The informal sector plays an important but unrecognised role in the Maghreb
The informal economy in Tunisia is estimated to account for at least one-third of gross domestic product. Algeria and Morocco also have large informal economies and Libya’s is even bigger, in view of the chaotic situation in that country.
The informal sector has long been seen by government officials and many development experts in the Maghreb region in a negative light: activities that were illicit, failed to pay taxes and did not allow the full majesty of the state to operate. It was further stigmatised as encouraging a grey market in labour. It is hardly surprising to find idioms such as “under the table,” “off the books” or “working for cash” used to describe what observers said is — more or less — a criminal sector.
Yet the informal sector plays an important role. It provides jobs and reduces unemployment, though the work is often low-paid and job security is poor. Is bolsters entrepreneurial activity but at the detriment of compliance with state regulations, particularly regarding tax and labour laws.
Two types of informal sector activities exist in the Maghreb: survival activities and unofficial business earning activities. They are split between criminal and non-criminal.
In the latter case, the balance tends to tilt towards criminal activities in times of civil turmoil — Algeria during the civil war in the 1990s and Tunisia with the collapse in state authority after 2011.
In Tunisia, gunrunning and drug trade across borders, notably with Libya, have been added to more traditional smuggling activities, a long-time characteristic of economic relations between southern Tunisia and Tripolitania. Western-led sanctions against Libya lasted for two decades and gave the frontier regions of Tunisia a kind of golden egg that enriched people beyond the immediate vicinity of the frontier, notably in the industrial city of Sfax.
Smuggling has long existed between Algeria and Tunisia and Algeria and Morocco. That frontier is, for the first time in living memory, absolutely sealed. Traditionally food or fuel that are more heavily subsidised in one country find their way into the neighbour.
Thus, Libyan petrol, which is a fraction of the cost of Tunisian petrol, is freely on sale in southern Tunisia. Algeria petrol found its way into Morocco and Tunisia until a few years ago when Youcef Yousfi, then Algeria’s minister of energy, decided that $1 billion of estimated petrol leaving Algeria was too great a cost for the state to bear. The Algerians sealed both their frontiers.
In the 1970s, El Oued in south-eastern Algeria was known as the country’s “coffee capital” and you could get a better cup of coffee in neighbouring Gafsa in Tunisia than in Tunis. Heavily subsidised Algerian coffee was haemorrhaging to its neighbours’ economies.
The concept of the informal sector was introduced into international usage in 1972 by the International Labour Organisation in its Kenya Mission Report, which defined informality as a “way of doing things characterised” by ease of entry; reliance on indigenous resources; family ownership; small-scale operations; labour-intensive and adaptive technology; skills acquired outside the formal sector; and unregulated and competitive markets.”
Defining the concept of informality is difficult because the various categories overlap. The state has found it very difficult to create jobs over the past 20 years, except by adding to state payrolls. In Algeria, oil money bloated an inefficient and privileged state sector. In Tunisia, the huge increase in state jobs — be they in the civil service or in parastatals — has dangerously reduced the capacity of the state to invest in infrastructures for all Tunisians. The fact that those appointed did not have the required qualifications and often did not report for work makes matters worse.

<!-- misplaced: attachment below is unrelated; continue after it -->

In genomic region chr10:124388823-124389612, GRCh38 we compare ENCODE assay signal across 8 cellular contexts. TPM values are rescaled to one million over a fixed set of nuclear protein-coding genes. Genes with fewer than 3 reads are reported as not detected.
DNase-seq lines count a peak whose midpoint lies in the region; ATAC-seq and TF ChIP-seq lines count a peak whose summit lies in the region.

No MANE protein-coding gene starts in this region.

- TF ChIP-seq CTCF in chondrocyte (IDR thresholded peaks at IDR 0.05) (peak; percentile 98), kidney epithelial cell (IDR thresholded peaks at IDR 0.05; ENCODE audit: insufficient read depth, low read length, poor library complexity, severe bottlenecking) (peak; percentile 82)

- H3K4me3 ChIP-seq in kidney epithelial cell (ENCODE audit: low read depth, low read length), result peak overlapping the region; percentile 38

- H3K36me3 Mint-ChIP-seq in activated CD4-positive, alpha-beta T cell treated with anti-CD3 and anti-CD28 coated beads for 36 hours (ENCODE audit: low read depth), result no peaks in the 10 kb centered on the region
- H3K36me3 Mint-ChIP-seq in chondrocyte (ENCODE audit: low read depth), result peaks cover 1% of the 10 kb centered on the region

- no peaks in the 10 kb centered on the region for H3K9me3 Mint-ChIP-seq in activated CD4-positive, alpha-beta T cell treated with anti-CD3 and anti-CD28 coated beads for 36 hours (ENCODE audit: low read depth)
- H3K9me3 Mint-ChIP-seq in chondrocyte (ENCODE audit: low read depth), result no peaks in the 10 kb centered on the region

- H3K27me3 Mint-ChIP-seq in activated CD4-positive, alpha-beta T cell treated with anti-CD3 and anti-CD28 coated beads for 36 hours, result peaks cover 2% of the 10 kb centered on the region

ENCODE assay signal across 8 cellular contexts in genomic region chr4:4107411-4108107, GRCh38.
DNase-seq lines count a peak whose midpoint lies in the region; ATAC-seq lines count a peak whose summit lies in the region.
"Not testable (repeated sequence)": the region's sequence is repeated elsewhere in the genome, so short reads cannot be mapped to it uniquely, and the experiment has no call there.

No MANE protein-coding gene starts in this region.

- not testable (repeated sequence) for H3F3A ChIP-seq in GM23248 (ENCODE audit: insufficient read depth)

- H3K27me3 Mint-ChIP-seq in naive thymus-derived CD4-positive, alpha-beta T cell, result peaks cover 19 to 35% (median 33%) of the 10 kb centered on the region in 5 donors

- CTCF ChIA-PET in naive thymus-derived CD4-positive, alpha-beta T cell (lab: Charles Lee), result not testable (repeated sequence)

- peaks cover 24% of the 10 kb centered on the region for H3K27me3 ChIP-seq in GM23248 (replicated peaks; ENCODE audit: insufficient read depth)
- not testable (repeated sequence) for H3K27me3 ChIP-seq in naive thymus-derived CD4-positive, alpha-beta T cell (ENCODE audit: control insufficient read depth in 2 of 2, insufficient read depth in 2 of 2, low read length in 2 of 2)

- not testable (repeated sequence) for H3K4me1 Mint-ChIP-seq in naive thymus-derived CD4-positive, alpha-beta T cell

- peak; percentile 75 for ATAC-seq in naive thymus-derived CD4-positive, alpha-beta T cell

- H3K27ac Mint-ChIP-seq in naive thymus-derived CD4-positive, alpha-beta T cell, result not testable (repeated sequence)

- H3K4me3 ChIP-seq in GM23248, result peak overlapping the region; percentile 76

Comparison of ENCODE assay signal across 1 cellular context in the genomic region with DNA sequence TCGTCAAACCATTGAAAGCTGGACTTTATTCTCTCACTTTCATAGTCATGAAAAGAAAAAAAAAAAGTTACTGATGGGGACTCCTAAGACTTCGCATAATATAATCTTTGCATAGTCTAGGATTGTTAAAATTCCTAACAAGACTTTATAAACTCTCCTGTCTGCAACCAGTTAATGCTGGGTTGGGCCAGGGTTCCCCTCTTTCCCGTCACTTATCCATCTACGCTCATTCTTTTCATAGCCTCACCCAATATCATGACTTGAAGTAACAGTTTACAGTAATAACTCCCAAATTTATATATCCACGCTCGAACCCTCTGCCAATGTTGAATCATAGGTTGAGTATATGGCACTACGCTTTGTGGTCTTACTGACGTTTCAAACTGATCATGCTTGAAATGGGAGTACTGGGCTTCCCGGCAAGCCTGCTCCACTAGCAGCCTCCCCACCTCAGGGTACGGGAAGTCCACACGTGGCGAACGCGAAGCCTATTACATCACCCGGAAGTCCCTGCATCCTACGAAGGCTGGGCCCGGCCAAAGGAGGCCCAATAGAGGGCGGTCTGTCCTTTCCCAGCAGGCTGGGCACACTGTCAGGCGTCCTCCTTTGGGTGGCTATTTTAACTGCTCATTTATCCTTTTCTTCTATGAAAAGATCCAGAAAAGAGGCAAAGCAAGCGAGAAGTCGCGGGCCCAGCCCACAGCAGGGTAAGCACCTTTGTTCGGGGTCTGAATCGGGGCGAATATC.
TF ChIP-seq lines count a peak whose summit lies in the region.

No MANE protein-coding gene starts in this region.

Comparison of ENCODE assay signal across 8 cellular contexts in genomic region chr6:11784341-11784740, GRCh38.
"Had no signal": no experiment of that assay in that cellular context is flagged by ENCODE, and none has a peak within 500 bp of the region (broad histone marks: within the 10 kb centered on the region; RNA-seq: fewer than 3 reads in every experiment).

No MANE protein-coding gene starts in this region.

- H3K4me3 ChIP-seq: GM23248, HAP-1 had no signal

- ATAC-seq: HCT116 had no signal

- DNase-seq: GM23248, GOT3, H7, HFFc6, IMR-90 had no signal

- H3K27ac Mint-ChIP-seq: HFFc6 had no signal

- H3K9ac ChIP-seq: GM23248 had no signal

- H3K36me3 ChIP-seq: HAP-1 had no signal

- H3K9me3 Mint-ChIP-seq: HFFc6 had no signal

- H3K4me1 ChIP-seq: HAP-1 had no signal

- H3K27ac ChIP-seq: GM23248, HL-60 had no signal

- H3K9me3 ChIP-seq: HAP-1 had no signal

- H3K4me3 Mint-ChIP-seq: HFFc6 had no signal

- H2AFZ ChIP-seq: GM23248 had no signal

It is time the governments of North Africa recognised that some of the actors in the informal sector are far more economically savvy than many civil servants, far more attuned to what people want to purchase and at what price and far more adaptable to change than a civil service, which is slow, shy to reform and often corrupt. Without the thousands of jobs created by the informal sector, the three Maghreb countries would “explode” socially, yet this is unacknowledged by the political class.
Recognising the essential contributions the sector makes to the economy in no way means condoning drug trafficking or arms smuggling across borders. Tunisia and Algeria are over-administrated beyond belief. If a young entrepreneur in Tunisia wishes to respect all existing rules, he may as well never start a company. This burden of regulation and the bureaucratic deadweight explain the growing corruption that acts like cancer in the body politics.
The informal sector is a bit like vernacular Arabic: It is despised but used by everyone. People pretend to speak classical Arabic, which the majority of Maghrebis, including political leaders, do not master. All seminars with the World Bank, the European Union and in Tunisia use “official statistics,” which do not tell the whole story.
Tunisian officials, in particular, were, until 2011 at least, masters at pretending they were ahead of slightly less sophisticated Algeria and Morocco and dressing up the statistics of their economy. This helped convince their Western partners they had a model economy. After 2011, the blowback of reality was fierce.
Tunisia could do worse than to accept the crucial role the non-criminal part of the informal sector plays. Officials could seek to understand it and treat the women and men who belong to it as entrepreneurs who are often far more savvy and creative than some of the rent-seekers who parade as wealth creators and are invited to speak at government- or Western-donor-sponsored seminars.